At Highland games, the Highland dances were at first danced only by men. Women would take part in social dances, and girls did learn solo dances as part of their general dance classes. In fact, dancing masters would often encourage their most promising students (male or female) to perform solo dances at their end-of-term 'assemblies'.

In the late 19th century a young woman named Jenny Douglas (the name of Lorna Mitchell is also suggested) decided to enter a Highland dance competition. As this was not expressly forbidden, she was allowed to enter. Since then the number of females participating in the sport has increased until today in excess of 95% of all dancers are female. There have been numerous female World Champions crowned at the Cowal Highland Gathering since they began organising the competition in 1948. The first international competitor to win the Adult World Championship was Flora Stuart Grubb of Australia (1960)[9] with Hugh Bigney being the first American to win the title in 1973.[10][11][note 1] Indeed, the first three Adult World Championships were won by ladies: May Falconer, Motherwell (1948), Margaret Samson, Stirling (1949 and 1950).[citation needed] This feminisation of folk arts is a common pattern in the process of their 'gentrification', especially after they no longer serve a functional role in a male-centred, warrior culture. Males are still well represented at the world championships.

Highland dancing competitions may be held solely or as part of larger events. The small annual Scottish Glen Isla competition is almost inconspicuous on the roadside, and is beside piping events and some heavy game events. Canada's Glengarry Highland Games on the other hand is one of the largest dancing and piping events on the North American calendar. Many of Australia's competitions are held indoors as a solo activity, while Canadian and Scottish competitions are associated with Highland games with a nearby hall available in case of inclement weather.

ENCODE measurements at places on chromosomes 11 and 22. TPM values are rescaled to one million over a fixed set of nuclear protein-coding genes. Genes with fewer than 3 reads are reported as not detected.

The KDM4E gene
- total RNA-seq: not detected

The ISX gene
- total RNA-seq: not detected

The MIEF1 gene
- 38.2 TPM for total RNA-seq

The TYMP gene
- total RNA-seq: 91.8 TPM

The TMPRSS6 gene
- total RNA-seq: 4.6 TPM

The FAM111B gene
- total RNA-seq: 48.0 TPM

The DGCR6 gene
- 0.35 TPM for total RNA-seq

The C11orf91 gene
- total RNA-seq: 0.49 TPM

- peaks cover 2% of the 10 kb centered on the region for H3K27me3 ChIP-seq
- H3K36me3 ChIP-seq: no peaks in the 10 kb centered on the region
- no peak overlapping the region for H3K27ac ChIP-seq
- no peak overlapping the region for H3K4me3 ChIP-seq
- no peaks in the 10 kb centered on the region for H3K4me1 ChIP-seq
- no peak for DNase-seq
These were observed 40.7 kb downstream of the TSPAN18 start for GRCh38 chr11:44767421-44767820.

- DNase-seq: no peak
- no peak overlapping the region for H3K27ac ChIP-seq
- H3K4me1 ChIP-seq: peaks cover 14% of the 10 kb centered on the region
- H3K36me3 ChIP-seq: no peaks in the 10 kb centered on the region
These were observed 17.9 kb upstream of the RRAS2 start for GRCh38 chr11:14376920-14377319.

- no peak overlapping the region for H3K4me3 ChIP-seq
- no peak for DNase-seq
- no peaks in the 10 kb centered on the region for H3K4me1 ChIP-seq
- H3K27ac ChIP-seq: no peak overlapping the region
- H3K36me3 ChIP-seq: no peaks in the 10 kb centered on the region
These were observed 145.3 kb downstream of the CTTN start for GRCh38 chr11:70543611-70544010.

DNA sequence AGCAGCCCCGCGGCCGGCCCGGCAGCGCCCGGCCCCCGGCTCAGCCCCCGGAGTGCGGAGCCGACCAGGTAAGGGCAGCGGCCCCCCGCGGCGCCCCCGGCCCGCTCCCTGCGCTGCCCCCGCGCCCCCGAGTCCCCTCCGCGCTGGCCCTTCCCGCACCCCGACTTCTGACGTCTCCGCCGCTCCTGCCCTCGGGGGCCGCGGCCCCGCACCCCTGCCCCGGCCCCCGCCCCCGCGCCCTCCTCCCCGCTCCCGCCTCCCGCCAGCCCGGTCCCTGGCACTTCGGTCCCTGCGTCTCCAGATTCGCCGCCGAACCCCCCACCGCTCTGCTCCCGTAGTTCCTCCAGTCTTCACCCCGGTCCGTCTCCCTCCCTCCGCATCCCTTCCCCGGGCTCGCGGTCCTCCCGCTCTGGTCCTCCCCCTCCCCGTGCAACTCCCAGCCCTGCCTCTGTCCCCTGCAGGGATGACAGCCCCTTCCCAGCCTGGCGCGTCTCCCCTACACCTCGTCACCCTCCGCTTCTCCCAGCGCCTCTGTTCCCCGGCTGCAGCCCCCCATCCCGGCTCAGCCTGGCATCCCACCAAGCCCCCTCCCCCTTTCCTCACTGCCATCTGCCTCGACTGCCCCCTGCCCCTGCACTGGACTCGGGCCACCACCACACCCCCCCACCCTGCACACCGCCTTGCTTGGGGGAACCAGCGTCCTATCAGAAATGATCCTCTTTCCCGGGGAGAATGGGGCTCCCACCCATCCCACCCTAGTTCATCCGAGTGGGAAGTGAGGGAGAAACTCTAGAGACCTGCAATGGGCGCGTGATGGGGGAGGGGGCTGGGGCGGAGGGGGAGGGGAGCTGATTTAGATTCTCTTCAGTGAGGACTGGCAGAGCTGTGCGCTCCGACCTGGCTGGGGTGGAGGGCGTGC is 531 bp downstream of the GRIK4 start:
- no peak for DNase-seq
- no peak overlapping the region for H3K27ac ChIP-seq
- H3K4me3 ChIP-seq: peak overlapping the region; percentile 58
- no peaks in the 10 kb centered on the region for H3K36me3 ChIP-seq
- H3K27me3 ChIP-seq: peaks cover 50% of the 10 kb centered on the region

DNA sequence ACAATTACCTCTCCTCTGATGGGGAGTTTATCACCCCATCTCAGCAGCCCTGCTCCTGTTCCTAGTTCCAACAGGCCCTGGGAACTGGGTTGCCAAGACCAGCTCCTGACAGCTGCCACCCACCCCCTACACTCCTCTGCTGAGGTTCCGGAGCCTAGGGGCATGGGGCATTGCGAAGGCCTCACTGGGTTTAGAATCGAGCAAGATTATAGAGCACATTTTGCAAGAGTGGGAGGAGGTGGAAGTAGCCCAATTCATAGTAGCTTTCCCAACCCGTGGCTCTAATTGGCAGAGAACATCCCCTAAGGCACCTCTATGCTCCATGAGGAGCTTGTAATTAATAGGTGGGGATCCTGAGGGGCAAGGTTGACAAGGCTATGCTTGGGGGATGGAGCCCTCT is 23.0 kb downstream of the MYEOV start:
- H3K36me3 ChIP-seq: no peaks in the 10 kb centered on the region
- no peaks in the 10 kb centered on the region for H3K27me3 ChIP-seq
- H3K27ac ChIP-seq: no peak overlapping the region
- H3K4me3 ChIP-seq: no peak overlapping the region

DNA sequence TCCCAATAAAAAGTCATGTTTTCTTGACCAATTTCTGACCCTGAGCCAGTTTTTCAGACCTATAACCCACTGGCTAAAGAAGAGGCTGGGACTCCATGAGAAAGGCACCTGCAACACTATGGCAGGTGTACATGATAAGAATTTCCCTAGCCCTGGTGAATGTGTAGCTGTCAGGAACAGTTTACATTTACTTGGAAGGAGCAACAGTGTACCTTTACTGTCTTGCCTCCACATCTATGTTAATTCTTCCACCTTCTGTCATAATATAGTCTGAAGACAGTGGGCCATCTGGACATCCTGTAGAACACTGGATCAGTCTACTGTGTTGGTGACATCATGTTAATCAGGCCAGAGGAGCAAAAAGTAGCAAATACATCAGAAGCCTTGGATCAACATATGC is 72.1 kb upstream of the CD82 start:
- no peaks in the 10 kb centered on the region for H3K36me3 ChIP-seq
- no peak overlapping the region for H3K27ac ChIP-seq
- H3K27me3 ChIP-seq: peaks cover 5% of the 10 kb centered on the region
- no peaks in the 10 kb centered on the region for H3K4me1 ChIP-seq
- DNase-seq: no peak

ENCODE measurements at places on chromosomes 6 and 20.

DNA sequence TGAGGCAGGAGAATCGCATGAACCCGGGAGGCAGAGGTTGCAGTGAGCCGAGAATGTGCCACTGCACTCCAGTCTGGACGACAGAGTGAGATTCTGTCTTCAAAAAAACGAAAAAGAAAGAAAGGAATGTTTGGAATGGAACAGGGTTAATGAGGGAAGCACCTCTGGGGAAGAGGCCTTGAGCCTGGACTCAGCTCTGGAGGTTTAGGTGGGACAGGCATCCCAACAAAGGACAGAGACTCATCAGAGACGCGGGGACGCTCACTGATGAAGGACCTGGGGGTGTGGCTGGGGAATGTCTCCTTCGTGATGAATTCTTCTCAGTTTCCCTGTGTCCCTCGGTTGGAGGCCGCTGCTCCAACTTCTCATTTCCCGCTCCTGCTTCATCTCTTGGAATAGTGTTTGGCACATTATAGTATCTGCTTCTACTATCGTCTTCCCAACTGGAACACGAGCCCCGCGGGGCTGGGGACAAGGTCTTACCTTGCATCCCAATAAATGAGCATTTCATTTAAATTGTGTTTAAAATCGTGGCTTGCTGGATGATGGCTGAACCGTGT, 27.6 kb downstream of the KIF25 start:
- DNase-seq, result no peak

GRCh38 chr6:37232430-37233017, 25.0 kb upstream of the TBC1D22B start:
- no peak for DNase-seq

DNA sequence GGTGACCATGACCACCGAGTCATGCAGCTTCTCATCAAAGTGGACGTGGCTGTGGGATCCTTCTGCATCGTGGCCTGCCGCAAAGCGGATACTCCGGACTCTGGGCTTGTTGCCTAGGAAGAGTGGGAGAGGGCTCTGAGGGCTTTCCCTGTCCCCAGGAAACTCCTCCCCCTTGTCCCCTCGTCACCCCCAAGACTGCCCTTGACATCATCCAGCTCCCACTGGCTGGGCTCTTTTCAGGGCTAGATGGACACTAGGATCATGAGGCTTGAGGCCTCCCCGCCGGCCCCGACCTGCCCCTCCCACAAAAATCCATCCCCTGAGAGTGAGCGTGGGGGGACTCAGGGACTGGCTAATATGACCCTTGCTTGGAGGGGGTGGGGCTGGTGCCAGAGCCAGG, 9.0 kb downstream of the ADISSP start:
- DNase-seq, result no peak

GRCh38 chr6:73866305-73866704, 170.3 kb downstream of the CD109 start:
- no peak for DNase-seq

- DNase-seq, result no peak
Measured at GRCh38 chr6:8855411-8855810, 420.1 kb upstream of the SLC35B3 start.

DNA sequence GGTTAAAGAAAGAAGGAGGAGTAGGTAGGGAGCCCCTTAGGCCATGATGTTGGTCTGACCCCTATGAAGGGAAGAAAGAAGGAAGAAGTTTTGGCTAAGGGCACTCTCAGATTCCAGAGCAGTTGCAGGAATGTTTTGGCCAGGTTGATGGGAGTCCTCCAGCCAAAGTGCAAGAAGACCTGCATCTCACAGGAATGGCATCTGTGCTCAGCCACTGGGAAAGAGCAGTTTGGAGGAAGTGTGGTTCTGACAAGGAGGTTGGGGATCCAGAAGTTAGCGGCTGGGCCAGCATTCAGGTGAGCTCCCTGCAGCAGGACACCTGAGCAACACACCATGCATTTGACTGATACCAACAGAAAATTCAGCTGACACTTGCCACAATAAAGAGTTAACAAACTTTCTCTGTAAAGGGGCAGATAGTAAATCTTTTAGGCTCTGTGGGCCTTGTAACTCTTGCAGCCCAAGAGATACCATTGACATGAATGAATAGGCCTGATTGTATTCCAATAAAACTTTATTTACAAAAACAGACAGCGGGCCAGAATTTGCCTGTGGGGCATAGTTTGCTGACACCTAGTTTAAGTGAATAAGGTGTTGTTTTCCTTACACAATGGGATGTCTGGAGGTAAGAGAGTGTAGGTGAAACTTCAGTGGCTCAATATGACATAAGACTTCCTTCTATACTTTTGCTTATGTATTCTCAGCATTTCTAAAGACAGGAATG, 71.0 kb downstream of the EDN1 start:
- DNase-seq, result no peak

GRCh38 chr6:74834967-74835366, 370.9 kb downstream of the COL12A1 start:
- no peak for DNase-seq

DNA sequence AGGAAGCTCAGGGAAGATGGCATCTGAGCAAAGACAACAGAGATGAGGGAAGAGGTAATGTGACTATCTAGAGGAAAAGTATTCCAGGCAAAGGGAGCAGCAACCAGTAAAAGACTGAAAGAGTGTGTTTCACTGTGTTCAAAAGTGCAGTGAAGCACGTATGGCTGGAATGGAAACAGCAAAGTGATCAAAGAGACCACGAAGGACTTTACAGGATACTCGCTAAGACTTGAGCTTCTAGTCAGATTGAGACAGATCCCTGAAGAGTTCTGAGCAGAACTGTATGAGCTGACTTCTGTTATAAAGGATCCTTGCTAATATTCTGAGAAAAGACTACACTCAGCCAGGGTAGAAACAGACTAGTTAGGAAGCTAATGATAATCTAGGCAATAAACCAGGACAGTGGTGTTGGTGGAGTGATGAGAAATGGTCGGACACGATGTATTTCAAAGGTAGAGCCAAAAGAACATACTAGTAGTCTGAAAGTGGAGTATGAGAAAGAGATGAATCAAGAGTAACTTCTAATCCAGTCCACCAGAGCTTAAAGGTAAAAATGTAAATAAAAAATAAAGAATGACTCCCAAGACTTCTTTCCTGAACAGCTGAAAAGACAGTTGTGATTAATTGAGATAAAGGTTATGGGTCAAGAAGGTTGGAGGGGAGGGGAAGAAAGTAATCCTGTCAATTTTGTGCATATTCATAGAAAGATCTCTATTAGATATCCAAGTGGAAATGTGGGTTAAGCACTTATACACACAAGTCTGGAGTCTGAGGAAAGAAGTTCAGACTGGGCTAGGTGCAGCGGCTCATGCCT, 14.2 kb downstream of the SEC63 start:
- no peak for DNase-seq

As far as competitions were concerned, until the early 20th century the usual dances seen were the sword dance, the seann triubhas, the Strathspey and Highland reel, the reel of Tulloch, and the Highland fling. Since then, various other (pre-existing) dances have been added to the competition repertoire. For example, two character dances, The sailor's hornpipe and the Irish jig gained popularity in music hall and vaudeville productions.



Most judges today evaluate a dancer on three major criteria: timing, technique and interpretation/overall deportment.

  • Timing concerns the ability of the dancer to follow the rhythm of the music.
  • Technique has to do with the correct execution of the steps in coordination with the movements of the rest of the body, including head, arm and hand movements.
  • Artistic interpretation covers that essential element of all dance and artistry in general which cannot be quantified or reduced to any set of rules or specific points, but which does concern the ability of the dancer or performer to convey a sense of feeling, understanding, and appreciation of the art form.
  • The ability of the dancer including the jumping height and the confidence. While these may affect the final placings per dance they are not a particularly large contributing factor to most results.

The various governing bodies of Highland dancing establish parameters for the dances themselves and scoring systems to grade the dancers and determine their class and progress from one class to another. The scoring system for these competitions begins with each dancer starting with 100 points. For any mistakes, poor execution, etc., results in subtraction of points at the judges discretion. The dancers are then ranked from most to fewest points, and medals and points are given based on the number of dancers in the class although it is not uncommon, especially at the higher levels, for not every dancer to get placed in every dance.

The notion of how dances were to be executed changed dramatically over the years. For instance, doing an early-20th-century-style sword dance in a competition today would get a dancer disqualified nearly immediately. There used to be terrible confusion as to what would be allowed (or prescribed) where, until the RSOBHD came up with a standard that has become acceptable to the majority of competitive dancers.

Types of dances


Scottish Highland dances are generally divided into several types. Categories are more for convenience than strict style:

  • Highland dances (Highland Fling, Sword Dance, Seann Triubhas, and Reel)
  • National dances (which include the Scottish Lilt and Flora McDonald's Fancy)
  • Character dances (Specifically the Sailor's Hornpipe, and Irish Jig; although The Cakewalk used to be part of this category, it is no longer commonly danced)

Step dancing and clog dancing also used to regularly be part of some competitions.